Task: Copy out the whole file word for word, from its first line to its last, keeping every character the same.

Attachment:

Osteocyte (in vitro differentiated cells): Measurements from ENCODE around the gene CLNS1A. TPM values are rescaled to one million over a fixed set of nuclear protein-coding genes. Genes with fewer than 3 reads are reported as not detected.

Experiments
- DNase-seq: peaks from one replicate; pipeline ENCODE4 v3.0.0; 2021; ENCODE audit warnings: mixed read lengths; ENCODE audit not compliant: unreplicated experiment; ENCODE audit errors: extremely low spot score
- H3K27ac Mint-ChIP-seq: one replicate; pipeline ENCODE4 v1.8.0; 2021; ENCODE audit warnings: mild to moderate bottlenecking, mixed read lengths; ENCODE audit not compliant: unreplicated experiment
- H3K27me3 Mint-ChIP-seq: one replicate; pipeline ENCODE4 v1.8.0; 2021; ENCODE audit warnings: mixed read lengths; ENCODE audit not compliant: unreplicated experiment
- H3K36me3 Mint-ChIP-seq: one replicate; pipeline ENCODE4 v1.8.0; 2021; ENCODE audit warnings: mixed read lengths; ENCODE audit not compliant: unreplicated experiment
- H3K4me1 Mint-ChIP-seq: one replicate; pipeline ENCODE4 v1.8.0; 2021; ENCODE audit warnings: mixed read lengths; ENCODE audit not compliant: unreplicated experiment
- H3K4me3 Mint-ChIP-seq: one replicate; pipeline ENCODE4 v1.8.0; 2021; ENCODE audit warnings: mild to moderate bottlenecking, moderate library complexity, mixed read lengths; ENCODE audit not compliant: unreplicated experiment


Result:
Osteocyte (in vitro differentiated cells): Measurements from ENCODE around the gene CLNS1A. TPM values are rescaled to one million over a fixed set of nuclear protein-coding genes. Genes with fewer than 3 reads are reported as not detected.

Experiments
- DNase-seq: peaks from one replicate; pipeline ENCODE4 v3.0.0; 2021; ENCODE audit warnings: mixed read lengths; ENCODE audit not compliant: unreplicated experiment; ENCODE audit errors: extremely low spot score
- H3K27ac Mint-ChIP-seq: one replicate; pipeline ENCODE4 v1.8.0; 2021; ENCODE audit warnings: mild to moderate bottlenecking, mixed read lengths; ENCODE audit not compliant: unreplicated experiment
- H3K27me3 Mint-ChIP-seq: one replicate; pipeline ENCODE4 v1.8.0; 2021; ENCODE audit warnings: mixed read lengths; ENCODE audit not compliant: unreplicated experiment
- H3K36me3 Mint-ChIP-seq: one replicate; pipeline ENCODE4 v1.8.0; 2021; ENCODE audit warnings: mixed read lengths; ENCODE audit not compliant: unreplicated experiment
- H3K4me1 Mint-ChIP-seq: one replicate; pipeline ENCODE4 v1.8.0; 2021; ENCODE audit warnings: mixed read lengths; ENCODE audit not compliant: unreplicated experiment
- H3K4me3 Mint-ChIP-seq: one replicate; pipeline ENCODE4 v1.8.0; 2021; ENCODE audit warnings: mild to moderate bottlenecking, moderate library complexity, mixed read lengths; ENCODE audit not compliant: unreplicated experiment